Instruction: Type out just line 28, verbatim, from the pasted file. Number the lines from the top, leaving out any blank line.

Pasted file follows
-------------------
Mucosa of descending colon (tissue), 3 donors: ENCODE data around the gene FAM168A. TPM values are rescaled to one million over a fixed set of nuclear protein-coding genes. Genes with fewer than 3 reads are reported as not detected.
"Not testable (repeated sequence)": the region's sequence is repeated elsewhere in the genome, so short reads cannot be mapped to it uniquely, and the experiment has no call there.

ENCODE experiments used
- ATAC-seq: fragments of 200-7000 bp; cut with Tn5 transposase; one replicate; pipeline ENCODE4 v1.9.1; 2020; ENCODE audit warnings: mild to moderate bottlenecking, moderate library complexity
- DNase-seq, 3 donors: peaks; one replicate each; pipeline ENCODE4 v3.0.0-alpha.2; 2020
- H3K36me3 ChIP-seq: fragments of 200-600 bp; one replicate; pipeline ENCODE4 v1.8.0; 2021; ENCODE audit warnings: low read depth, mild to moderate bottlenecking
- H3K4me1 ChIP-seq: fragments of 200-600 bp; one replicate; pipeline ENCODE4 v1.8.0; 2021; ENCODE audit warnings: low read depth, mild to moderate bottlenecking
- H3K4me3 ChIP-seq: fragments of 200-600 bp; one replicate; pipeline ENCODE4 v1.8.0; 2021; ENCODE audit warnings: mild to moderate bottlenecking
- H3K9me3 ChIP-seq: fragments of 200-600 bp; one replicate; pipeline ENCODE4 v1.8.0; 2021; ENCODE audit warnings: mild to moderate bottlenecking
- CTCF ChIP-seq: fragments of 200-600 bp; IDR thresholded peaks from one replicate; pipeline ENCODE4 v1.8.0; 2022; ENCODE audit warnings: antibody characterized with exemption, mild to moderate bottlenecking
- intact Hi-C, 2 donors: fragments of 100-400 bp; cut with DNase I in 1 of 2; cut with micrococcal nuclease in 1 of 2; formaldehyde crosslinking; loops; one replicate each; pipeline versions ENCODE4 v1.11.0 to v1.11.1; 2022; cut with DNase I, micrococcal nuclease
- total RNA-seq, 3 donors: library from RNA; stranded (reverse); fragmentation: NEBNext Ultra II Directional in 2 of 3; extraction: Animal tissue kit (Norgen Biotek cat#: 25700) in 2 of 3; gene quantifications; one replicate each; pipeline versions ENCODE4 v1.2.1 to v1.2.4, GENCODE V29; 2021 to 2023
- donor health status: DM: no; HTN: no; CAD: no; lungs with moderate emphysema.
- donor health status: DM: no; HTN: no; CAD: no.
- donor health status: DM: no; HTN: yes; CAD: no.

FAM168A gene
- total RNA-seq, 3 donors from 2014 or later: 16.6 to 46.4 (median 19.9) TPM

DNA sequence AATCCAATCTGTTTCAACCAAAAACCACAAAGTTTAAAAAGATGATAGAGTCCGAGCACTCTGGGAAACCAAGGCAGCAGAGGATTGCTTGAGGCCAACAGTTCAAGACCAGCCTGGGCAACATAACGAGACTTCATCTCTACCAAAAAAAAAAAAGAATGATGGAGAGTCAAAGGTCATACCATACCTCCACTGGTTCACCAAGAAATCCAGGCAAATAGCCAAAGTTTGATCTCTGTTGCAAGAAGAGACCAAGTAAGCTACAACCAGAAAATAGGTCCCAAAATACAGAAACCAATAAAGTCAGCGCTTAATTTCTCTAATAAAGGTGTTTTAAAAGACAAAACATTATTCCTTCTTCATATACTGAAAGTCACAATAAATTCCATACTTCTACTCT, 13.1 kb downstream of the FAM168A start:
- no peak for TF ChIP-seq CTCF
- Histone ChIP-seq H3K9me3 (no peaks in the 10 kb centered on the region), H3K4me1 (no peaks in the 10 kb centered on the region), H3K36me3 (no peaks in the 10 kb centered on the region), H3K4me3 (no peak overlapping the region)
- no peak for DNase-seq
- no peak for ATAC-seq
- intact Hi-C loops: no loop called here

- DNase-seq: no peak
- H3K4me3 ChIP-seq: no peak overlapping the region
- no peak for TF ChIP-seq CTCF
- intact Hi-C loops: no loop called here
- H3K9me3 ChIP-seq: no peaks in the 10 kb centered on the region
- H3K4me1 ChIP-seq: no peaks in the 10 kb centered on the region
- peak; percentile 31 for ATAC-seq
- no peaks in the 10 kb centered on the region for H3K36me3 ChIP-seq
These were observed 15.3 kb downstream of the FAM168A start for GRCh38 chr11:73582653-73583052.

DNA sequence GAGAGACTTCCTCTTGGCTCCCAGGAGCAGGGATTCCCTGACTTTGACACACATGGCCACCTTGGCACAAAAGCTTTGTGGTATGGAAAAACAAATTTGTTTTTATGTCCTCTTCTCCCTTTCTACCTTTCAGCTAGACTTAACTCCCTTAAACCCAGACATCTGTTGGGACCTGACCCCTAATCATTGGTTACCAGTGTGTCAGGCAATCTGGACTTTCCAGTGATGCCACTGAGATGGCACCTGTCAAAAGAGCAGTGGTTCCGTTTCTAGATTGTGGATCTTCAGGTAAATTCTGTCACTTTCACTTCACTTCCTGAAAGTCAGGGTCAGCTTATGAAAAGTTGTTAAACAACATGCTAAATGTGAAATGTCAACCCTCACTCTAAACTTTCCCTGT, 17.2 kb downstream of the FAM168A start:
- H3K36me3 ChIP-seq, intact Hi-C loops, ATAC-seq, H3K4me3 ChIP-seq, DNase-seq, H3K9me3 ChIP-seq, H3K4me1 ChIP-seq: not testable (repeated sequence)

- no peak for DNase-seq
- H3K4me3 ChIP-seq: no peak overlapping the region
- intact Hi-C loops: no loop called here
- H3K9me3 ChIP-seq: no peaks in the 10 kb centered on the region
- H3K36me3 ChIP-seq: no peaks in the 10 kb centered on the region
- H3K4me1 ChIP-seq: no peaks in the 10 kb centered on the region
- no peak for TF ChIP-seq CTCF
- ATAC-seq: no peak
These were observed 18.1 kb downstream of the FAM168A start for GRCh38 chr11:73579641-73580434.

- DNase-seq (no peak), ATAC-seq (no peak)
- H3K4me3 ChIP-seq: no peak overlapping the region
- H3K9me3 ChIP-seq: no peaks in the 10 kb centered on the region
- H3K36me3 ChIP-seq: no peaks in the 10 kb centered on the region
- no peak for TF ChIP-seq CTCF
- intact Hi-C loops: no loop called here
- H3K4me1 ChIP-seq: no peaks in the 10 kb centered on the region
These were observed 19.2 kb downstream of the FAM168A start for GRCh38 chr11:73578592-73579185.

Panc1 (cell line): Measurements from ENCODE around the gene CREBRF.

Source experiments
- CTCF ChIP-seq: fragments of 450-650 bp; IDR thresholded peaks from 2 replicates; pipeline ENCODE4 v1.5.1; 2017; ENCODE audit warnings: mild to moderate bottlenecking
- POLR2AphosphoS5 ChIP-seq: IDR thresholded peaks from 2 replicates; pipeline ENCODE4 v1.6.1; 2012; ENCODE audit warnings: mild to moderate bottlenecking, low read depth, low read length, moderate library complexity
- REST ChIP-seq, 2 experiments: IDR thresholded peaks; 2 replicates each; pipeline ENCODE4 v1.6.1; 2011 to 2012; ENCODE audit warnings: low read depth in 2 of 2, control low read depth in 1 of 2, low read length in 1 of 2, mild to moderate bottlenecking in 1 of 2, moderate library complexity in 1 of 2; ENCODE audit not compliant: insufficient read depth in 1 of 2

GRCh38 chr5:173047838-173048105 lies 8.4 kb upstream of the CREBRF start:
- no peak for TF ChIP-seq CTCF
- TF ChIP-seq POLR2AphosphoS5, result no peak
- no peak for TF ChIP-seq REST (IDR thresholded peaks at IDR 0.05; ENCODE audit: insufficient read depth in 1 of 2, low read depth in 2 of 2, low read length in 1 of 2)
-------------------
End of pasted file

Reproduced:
- H3K9me3 ChIP-seq: no peaks in the 10 kb centered on the region